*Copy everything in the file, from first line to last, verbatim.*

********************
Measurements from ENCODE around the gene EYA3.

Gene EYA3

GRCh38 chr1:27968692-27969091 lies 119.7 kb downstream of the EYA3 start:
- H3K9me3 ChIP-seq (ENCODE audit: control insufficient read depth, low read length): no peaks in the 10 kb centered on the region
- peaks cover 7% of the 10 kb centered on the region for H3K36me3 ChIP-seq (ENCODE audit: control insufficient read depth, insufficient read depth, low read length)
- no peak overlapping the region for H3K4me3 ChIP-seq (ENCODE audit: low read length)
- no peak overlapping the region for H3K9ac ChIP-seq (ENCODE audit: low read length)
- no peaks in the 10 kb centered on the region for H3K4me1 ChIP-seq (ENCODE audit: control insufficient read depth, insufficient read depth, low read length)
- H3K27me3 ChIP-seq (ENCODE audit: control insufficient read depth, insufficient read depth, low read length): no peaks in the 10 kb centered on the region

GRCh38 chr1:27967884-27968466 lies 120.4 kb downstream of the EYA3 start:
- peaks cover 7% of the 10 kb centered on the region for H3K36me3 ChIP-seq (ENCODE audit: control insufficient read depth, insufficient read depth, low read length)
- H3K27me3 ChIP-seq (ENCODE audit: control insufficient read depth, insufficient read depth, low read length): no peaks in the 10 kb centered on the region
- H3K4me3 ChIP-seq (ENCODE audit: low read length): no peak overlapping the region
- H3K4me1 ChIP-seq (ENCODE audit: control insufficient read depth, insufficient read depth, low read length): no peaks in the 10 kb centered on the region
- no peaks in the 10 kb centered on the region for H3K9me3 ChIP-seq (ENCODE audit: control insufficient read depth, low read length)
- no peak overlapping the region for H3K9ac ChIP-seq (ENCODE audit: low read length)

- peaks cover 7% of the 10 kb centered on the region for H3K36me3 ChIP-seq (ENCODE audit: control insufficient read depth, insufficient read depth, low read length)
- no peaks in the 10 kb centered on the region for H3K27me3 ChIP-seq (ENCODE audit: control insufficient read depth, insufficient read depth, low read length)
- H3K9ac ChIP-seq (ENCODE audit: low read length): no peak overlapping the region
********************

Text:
Measurements from ENCODE around the gene EYA3.

Gene EYA3

GRCh38 chr1:27968692-27969091 lies 119.7 kb downstream of the EYA3 start:
- H3K9me3 ChIP-seq (ENCODE audit: control insufficient read depth, low read length): no peaks in the 10 kb centered on the region
- peaks cover 7% of the 10 kb centered on the region for H3K36me3 ChIP-seq (ENCODE audit: control insufficient read depth, insufficient read depth, low read length)
- no peak overlapping the region for H3K4me3 ChIP-seq (ENCODE audit: low read length)
- no peak overlapping the region for H3K9ac ChIP-seq (ENCODE audit: low read length)
- no peaks in the 10 kb centered on the region for H3K4me1 ChIP-seq (ENCODE audit: control insufficient read depth, insufficient read depth, low read length)
- H3K27me3 ChIP-seq (ENCODE audit: control insufficient read depth, insufficient read depth, low read length): no peaks in the 10 kb centered on the region

GRCh38 chr1:27967884-27968466 lies 120.4 kb downstream of the EYA3 start:
- peaks cover 7% of the 10 kb centered on the region for H3K36me3 ChIP-seq (ENCODE audit: control insufficient read depth, insufficient read depth, low read length)
- H3K27me3 ChIP-seq (ENCODE audit: control insufficient read depth, insufficient read depth, low read length): no peaks in the 10 kb centered on the region
- H3K4me3 ChIP-seq (ENCODE audit: low read length): no peak overlapping the region
- H3K4me1 ChIP-seq (ENCODE audit: control insufficient read depth, insufficient read depth, low read length): no peaks in the 10 kb centered on the region
- no peaks in the 10 kb centered on the region for H3K9me3 ChIP-seq (ENCODE audit: control insufficient read depth, low read length)
- no peak overlapping the region for H3K9ac ChIP-seq (ENCODE audit: low read length)

- peaks cover 7% of the 10 kb centered on the region for H3K36me3 ChIP-seq (ENCODE audit: control insufficient read depth, insufficient read depth, low read length)
- no peaks in the 10 kb centered on the region for H3K27me3 ChIP-seq (ENCODE audit: control insufficient read depth, insufficient read depth, low read length)
- H3K9ac ChIP-seq (ENCODE audit: low read length): no peak overlapping the region